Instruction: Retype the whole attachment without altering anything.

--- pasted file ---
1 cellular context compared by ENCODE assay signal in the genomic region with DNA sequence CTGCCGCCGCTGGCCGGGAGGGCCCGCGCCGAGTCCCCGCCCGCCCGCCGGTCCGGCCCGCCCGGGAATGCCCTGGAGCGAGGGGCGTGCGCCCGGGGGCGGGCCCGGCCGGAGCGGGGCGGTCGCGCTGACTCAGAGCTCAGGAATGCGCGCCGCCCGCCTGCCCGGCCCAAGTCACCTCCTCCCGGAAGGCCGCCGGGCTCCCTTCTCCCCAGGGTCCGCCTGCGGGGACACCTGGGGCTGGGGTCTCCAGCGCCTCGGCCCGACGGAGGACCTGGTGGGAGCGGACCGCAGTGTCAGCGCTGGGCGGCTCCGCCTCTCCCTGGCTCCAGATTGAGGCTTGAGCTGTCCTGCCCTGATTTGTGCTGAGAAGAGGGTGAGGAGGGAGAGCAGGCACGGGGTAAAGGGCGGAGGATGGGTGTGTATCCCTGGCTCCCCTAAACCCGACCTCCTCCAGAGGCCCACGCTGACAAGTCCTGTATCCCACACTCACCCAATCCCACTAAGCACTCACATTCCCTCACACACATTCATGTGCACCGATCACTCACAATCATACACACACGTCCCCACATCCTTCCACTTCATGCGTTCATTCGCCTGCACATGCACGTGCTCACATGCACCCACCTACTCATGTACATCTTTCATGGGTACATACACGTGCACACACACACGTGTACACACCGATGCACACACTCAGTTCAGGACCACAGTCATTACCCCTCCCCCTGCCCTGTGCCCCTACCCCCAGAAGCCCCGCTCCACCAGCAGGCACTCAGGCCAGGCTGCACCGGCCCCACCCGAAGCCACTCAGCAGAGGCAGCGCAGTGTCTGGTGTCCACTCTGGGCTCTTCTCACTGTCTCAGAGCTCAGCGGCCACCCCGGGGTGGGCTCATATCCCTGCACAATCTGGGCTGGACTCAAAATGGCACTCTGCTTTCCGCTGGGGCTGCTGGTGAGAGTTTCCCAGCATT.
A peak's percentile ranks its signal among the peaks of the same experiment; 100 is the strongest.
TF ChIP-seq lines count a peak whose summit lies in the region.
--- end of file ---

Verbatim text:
1 cellular context compared by ENCODE assay signal in the genomic region with DNA sequence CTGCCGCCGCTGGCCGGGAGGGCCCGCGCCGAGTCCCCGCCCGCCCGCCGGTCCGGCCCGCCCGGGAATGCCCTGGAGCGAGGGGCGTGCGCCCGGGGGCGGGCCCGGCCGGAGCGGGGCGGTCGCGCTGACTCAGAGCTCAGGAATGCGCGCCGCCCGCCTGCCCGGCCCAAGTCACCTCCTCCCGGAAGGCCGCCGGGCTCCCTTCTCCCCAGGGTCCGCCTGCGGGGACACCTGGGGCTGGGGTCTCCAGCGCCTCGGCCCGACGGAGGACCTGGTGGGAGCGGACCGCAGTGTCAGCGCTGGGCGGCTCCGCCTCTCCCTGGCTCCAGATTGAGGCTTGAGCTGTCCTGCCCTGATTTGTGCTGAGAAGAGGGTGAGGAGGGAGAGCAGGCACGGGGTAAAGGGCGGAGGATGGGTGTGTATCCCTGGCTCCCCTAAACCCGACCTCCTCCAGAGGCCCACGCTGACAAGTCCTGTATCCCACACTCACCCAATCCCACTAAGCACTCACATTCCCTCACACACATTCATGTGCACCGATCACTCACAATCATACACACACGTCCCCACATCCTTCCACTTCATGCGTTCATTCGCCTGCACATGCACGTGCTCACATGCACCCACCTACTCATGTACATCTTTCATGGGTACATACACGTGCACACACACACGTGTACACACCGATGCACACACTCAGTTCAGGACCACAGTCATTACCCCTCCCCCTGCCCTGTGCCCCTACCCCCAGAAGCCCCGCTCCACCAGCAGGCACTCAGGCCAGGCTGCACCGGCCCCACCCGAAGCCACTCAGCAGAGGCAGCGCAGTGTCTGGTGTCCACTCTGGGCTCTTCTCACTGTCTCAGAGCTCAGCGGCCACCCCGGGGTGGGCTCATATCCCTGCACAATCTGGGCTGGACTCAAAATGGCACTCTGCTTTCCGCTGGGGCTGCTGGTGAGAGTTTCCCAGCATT.
A peak's percentile ranks its signal among the peaks of the same experiment; 100 is the strongest.
TF ChIP-seq lines count a peak whose summit lies in the region.